Julio Teheran, Starting Pitcher, Atlanta Braves
2013 season: 30 G, 185.2 IP, 3.20 ERA, 1.174 WHIP, 14 W, 170 SO, 45 BB
Looking back at the Atlanta Braves’ off-season, their strategy seems clear: lock up the young talent. The front office’s biggest moves these past few months were the contract extensions given to 24-year-old first baseman Freddie Freeman, 25-year-old closer Craig Kimbrel, 24-year-old Gold Glove shortstop Andrelton Simmons and 23-year-old starter Julio Teheran. All are now under contract for the near future.
Freeman received a franchise-record eight-year, $135 million deal after putting forth his best season yet as the starting first baseman. Kimbrel’s four-year, $42 million extension comes after recording 138 saves for the team in the past three years. Those two extensions could be considered no-brainers. But the Braves also took some risks committing to Simmons for seven years after his first full season in the bigs and Teheran for six years after his rookie year.
But the extensions, while risky considering the potential for injury and other variables, could work out in their favor. Simmons won a Gold Glove in 2013 and could fill the Braves’ starting shortstop role for the rest of the decade. Now Teheran, who won 14 games with a 3.20 ERA and 170 strikeouts to finish fifth in the Rookie of the Year voting, is cemented into the Braves rotation for what the team and Teheran hope are six great years. Looking at his 2013 season, that extension looks like it could be a bargain at $32.4 million.READ MORE: AAA Estimates 1.7 Million Illinoisans Will Hit The Road For Memorial Day Weekend -- How Do They Come Up With Their Predictions?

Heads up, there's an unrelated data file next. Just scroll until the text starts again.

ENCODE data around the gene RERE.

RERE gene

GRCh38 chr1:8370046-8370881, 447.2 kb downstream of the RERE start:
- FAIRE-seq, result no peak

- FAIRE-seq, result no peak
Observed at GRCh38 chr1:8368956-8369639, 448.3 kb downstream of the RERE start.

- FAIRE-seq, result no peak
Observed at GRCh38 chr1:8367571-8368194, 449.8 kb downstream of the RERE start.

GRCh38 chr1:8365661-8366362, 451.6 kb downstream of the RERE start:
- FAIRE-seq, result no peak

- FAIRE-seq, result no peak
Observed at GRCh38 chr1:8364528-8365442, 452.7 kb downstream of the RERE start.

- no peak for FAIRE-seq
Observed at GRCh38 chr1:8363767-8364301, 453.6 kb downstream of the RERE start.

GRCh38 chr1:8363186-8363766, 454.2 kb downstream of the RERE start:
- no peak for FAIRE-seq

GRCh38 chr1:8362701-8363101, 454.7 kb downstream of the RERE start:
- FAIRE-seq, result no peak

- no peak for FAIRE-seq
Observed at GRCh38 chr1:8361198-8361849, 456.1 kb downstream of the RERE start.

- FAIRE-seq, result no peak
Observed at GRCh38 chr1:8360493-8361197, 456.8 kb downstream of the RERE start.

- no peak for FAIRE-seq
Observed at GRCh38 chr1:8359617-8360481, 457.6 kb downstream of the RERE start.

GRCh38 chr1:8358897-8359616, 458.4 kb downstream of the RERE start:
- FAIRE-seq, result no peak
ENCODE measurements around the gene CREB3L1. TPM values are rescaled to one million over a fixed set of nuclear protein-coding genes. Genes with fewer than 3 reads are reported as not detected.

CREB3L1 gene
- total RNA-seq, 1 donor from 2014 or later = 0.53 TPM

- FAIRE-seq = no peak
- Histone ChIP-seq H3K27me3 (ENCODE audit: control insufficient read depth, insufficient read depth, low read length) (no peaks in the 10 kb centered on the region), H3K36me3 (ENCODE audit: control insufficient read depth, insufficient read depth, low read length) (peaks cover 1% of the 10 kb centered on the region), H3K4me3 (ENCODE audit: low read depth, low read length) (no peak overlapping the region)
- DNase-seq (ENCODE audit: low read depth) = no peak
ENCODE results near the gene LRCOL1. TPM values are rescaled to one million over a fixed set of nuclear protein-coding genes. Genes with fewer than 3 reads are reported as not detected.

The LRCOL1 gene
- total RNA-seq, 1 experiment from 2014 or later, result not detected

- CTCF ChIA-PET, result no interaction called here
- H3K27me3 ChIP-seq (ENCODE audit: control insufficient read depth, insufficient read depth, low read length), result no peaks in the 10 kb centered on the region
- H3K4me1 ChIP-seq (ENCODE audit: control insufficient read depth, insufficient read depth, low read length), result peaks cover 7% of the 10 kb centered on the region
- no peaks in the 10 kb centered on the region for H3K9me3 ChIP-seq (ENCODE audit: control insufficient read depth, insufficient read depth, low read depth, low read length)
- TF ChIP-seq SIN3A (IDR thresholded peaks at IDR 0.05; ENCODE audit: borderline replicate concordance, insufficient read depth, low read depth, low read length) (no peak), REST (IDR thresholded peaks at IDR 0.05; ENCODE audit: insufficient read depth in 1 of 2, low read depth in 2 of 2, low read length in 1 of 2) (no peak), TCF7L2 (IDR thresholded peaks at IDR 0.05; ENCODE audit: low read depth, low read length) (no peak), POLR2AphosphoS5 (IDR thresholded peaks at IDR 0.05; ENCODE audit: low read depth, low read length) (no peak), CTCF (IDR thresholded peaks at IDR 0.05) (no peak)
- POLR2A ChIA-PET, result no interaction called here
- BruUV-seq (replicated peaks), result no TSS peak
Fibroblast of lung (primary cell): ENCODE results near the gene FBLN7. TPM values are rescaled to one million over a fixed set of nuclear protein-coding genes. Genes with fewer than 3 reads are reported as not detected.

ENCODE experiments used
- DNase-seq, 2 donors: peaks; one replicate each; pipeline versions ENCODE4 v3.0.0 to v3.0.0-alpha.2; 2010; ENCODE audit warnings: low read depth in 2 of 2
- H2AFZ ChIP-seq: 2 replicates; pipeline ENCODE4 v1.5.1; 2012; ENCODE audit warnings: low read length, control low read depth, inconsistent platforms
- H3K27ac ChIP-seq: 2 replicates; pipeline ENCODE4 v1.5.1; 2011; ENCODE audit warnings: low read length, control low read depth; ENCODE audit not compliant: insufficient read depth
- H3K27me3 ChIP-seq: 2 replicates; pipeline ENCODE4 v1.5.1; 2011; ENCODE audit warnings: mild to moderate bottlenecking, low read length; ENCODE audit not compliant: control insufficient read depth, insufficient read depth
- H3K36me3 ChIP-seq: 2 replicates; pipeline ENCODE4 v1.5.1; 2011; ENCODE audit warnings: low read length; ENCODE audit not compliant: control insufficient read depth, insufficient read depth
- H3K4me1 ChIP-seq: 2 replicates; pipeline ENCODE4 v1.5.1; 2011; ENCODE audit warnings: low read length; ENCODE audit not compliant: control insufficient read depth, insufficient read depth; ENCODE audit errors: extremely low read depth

Heading into the 2014 season, the team looks at Teheran as the No. 3 starter behind Kris Medlen and Mike Minor. Teheran’s fastball, which he threw 47 percent of the time last year, clocks in the low 90s. His next best pitch is a slider, which he threw about 18-percent of the time, followed by a tricky two-seam fastball and a curve ball. He had a SwStr% (percentage of strikes that were swung at and missed) of 10.5. For reference, his 10.8 SwStr% in the second half of the season was 18th in the majors, just behind Clayton Kershaw, Yu Darvish, Justin Verlander and Stephen Strasburg. So Teheran has no problem making hitters miss.
A top prospect when he hit the Braves’ minor league system in 2008 at age 17, he struggled a little with two rough but quick stints in the majors in 2011 and 2012 and a disappointing 2012 season in Triple-A. That year he had a 5.08 ERA and 1.443 WHIP in 131 innings. Nonetheless, he got a shot right out of the gate in 2013 and was able to stick after a slow start.
The Braves may look to push him a bit more this season as he reached the 7th inning just six times last year and not once after July. Still just 23, Teheran has plenty of room to develop as well. Even if he simply replicates his rookie year, Atlanta would have to be pleased with its No. 3 starter in the first year of a six-year extension.
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